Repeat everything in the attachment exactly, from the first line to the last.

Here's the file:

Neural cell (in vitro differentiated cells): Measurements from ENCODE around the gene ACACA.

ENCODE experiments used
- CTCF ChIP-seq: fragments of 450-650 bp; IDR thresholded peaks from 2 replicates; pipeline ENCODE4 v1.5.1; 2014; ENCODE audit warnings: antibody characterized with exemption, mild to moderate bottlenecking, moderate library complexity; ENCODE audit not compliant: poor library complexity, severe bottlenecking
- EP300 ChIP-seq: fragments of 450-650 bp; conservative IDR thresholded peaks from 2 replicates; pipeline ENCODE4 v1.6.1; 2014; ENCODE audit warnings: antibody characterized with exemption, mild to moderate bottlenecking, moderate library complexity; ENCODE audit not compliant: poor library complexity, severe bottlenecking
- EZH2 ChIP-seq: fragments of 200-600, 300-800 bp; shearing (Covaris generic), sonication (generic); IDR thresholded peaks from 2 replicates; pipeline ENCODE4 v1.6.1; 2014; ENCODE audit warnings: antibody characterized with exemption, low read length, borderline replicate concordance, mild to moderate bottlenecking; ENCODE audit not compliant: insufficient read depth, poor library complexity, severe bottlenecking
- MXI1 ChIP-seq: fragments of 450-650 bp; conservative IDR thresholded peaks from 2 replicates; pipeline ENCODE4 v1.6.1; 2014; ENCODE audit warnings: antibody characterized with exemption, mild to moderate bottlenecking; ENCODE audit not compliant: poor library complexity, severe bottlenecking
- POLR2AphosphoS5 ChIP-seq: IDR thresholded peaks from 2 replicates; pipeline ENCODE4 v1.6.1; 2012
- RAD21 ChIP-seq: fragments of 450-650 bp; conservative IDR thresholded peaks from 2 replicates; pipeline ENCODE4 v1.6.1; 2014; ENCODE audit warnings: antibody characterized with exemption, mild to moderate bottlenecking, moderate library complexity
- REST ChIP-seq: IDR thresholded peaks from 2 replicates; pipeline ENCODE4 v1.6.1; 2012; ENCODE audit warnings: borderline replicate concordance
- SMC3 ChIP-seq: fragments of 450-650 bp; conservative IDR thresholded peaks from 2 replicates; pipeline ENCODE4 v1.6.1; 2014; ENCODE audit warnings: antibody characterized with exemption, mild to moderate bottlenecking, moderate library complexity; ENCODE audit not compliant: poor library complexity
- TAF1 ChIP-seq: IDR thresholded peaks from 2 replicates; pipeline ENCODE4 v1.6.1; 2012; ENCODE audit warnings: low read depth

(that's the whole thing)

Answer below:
Neural cell (in vitro differentiated cells): Measurements from ENCODE around the gene ACACA.

ENCODE experiments used
- CTCF ChIP-seq: fragments of 450-650 bp; IDR thresholded peaks from 2 replicates; pipeline ENCODE4 v1.5.1; 2014; ENCODE audit warnings: antibody characterized with exemption, mild to moderate bottlenecking, moderate library complexity; ENCODE audit not compliant: poor library complexity, severe bottlenecking
- EP300 ChIP-seq: fragments of 450-650 bp; conservative IDR thresholded peaks from 2 replicates; pipeline ENCODE4 v1.6.1; 2014; ENCODE audit warnings: antibody characterized with exemption, mild to moderate bottlenecking, moderate library complexity; ENCODE audit not compliant: poor library complexity, severe bottlenecking
- EZH2 ChIP-seq: fragments of 200-600, 300-800 bp; shearing (Covaris generic), sonication (generic); IDR thresholded peaks from 2 replicates; pipeline ENCODE4 v1.6.1; 2014; ENCODE audit warnings: antibody characterized with exemption, low read length, borderline replicate concordance, mild to moderate bottlenecking; ENCODE audit not compliant: insufficient read depth, poor library complexity, severe bottlenecking
- MXI1 ChIP-seq: fragments of 450-650 bp; conservative IDR thresholded peaks from 2 replicates; pipeline ENCODE4 v1.6.1; 2014; ENCODE audit warnings: antibody characterized with exemption, mild to moderate bottlenecking; ENCODE audit not compliant: poor library complexity, severe bottlenecking
- POLR2AphosphoS5 ChIP-seq: IDR thresholded peaks from 2 replicates; pipeline ENCODE4 v1.6.1; 2012
- RAD21 ChIP-seq: fragments of 450-650 bp; conservative IDR thresholded peaks from 2 replicates; pipeline ENCODE4 v1.6.1; 2014; ENCODE audit warnings: antibody characterized with exemption, mild to moderate bottlenecking, moderate library complexity
- REST ChIP-seq: IDR thresholded peaks from 2 replicates; pipeline ENCODE4 v1.6.1; 2012; ENCODE audit warnings: borderline replicate concordance
- SMC3 ChIP-seq: fragments of 450-650 bp; conservative IDR thresholded peaks from 2 replicates; pipeline ENCODE4 v1.6.1; 2014; ENCODE audit warnings: antibody characterized with exemption, mild to moderate bottlenecking, moderate library complexity; ENCODE audit not compliant: poor library complexity
- TAF1 ChIP-seq: IDR thresholded peaks from 2 replicates; pipeline ENCODE4 v1.6.1; 2012; ENCODE audit warnings: low read depth